7 october, now always #timeforachange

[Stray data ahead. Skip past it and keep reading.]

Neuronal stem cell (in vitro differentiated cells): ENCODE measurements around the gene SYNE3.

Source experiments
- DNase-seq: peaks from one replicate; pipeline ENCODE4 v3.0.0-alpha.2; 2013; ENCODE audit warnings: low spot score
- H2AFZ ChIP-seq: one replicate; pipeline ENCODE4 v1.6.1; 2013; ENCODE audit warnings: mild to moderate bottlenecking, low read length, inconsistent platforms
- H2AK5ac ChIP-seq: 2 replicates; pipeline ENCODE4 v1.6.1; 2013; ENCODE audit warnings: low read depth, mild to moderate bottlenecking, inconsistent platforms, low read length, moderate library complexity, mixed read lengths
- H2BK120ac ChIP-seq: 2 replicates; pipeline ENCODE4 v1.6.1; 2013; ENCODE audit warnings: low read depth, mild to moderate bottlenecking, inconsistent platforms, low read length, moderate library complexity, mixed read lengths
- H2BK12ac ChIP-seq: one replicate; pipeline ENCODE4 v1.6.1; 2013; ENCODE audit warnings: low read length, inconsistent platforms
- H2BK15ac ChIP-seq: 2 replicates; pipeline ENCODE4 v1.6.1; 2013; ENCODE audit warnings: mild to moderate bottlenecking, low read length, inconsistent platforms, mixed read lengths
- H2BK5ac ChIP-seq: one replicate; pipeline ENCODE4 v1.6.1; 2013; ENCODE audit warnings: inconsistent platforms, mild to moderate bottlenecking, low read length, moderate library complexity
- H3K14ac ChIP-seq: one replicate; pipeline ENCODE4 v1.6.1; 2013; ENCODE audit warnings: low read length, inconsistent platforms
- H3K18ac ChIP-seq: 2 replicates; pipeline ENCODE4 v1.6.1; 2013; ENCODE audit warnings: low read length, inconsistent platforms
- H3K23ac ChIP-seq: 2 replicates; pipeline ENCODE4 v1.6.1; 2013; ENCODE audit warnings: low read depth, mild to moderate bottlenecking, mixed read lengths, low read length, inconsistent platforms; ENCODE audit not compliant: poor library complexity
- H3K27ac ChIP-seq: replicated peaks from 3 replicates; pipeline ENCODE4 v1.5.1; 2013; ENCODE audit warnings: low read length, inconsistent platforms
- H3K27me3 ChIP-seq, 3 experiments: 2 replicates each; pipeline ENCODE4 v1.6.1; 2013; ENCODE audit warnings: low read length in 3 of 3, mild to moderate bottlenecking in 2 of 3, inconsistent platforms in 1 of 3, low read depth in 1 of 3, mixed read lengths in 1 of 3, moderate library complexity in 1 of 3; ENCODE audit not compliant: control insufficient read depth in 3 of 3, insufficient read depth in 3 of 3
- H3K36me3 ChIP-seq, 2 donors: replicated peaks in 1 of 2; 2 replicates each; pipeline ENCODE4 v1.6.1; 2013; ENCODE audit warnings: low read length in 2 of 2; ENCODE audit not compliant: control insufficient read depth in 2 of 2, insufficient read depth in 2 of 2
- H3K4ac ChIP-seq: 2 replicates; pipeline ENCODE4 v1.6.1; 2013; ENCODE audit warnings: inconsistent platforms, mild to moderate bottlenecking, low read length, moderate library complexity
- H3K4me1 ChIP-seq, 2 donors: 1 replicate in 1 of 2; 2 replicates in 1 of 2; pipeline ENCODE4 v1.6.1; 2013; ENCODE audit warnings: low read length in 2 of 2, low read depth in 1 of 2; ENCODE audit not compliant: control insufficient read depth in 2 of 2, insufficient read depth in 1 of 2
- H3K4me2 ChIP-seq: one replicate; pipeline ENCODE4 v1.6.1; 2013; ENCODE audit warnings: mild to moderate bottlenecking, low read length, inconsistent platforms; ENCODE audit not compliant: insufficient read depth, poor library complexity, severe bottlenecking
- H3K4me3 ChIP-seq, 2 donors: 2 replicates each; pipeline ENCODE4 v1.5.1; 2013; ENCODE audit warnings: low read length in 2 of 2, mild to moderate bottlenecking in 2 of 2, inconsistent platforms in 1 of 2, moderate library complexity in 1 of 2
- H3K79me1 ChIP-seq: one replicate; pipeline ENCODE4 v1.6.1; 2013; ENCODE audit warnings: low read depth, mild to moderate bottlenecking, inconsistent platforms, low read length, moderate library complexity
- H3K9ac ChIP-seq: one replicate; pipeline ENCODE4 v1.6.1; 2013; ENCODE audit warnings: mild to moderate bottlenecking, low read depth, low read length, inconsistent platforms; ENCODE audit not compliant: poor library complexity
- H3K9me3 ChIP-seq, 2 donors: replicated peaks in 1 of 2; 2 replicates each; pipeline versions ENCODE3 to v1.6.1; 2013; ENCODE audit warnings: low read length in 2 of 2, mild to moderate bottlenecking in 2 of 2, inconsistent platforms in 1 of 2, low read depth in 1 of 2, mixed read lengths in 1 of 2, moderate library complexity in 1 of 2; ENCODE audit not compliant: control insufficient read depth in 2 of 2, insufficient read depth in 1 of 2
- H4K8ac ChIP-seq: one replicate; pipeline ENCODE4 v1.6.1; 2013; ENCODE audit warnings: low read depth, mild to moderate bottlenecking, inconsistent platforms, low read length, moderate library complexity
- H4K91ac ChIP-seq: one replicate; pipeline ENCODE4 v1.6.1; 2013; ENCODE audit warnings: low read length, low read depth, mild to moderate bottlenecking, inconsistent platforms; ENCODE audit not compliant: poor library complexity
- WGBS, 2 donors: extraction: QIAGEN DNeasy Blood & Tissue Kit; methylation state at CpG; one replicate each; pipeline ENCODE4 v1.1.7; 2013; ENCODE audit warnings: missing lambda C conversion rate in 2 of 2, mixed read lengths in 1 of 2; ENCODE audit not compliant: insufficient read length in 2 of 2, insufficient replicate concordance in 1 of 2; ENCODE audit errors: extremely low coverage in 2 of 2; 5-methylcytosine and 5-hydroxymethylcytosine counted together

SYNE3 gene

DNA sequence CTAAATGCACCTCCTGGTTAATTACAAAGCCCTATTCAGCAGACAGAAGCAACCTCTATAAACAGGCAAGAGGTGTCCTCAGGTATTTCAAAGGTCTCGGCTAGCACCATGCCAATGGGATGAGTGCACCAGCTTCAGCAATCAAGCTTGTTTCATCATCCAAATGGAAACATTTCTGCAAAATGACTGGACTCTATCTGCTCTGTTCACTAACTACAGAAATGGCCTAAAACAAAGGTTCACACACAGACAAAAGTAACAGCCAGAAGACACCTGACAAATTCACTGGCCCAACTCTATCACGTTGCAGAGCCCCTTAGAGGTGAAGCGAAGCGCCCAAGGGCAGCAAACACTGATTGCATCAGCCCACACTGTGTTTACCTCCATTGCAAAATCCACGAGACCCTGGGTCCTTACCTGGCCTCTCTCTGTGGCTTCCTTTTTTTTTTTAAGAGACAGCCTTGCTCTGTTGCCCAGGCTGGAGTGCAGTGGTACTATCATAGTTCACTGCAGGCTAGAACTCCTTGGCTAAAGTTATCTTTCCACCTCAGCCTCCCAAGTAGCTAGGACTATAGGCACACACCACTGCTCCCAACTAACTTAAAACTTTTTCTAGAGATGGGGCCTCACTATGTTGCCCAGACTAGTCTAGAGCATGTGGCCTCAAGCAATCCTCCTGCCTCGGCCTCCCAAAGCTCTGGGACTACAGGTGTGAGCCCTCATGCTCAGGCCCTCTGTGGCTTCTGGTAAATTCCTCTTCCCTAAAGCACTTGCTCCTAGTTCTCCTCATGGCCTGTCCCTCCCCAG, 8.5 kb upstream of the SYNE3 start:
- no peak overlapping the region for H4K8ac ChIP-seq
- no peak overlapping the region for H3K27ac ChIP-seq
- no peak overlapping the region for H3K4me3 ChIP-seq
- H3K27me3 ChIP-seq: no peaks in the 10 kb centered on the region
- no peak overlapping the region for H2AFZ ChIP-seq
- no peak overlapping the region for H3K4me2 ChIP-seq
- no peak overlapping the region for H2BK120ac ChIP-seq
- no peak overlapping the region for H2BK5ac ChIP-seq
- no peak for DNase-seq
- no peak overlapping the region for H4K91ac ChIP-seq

Never has british politics been more precarious. This is not though because of brexit, but a symptom of the same malaise. Setting aside the prime minister's triumphant conference speech (well done, simon, and best commentary is david mitchell's on how the failing lettering was the worst sign) her strategy behind the early election that so undermined her was actually a good one, undone only by its pitiful execution. It's hard to recall now that most of corbyn's parliamentary party were passively-aggressively willing labour to lose (just not too badly) and even his strongest supporters thought staying alive would be above-expectations. The conservatives looked imperious and about to enter a period of thatcher-like dominance giving them time to regenerate and cast the next era in their image, at least if they got through through brexit in one piece. Now universally seen as a disaster, in fact, just an incredulous 71 votes (yep, do the maths) flipping the other way would have given the conservatives a majority and just 23,074 (of the 32m that voted) would have provided a very decent majority of 60. Blair's fall from overlord of everything to pantomime pariah took years; may managed it in days. That is rather symptomatic of trend and time. It is not only british prime-ministers whose average tenure is shrinking, but that of a whole raft of leaders: ftse ceos average time at the top is down from ten to 5 years and the latest premier league manager to go lasted just a ludicrous 4 games, to mention but 2. The conservative party changed in months from being a bulwark of safe-hands and civilisation gallantly resisting the anti-elitist tide that brought corbyn, trump, brexit and the rest into an old people's home that looks a grounded ship with the tide receding. Life is getting ever quicker and expectations higher, driven by 24-hour mass and social media exposing and analysing every movement in real time. It's harder to hide and move quietly on from the small mistakes everyone makes. The demands of league points, dividends or higher poll ratings are incessant and instant. This doesn't make for a satisfied society or durable strategy with inevitable bumps in the road, but drives the desire for instant and constant gratification and results, which doesn't make for a happy life for anyone.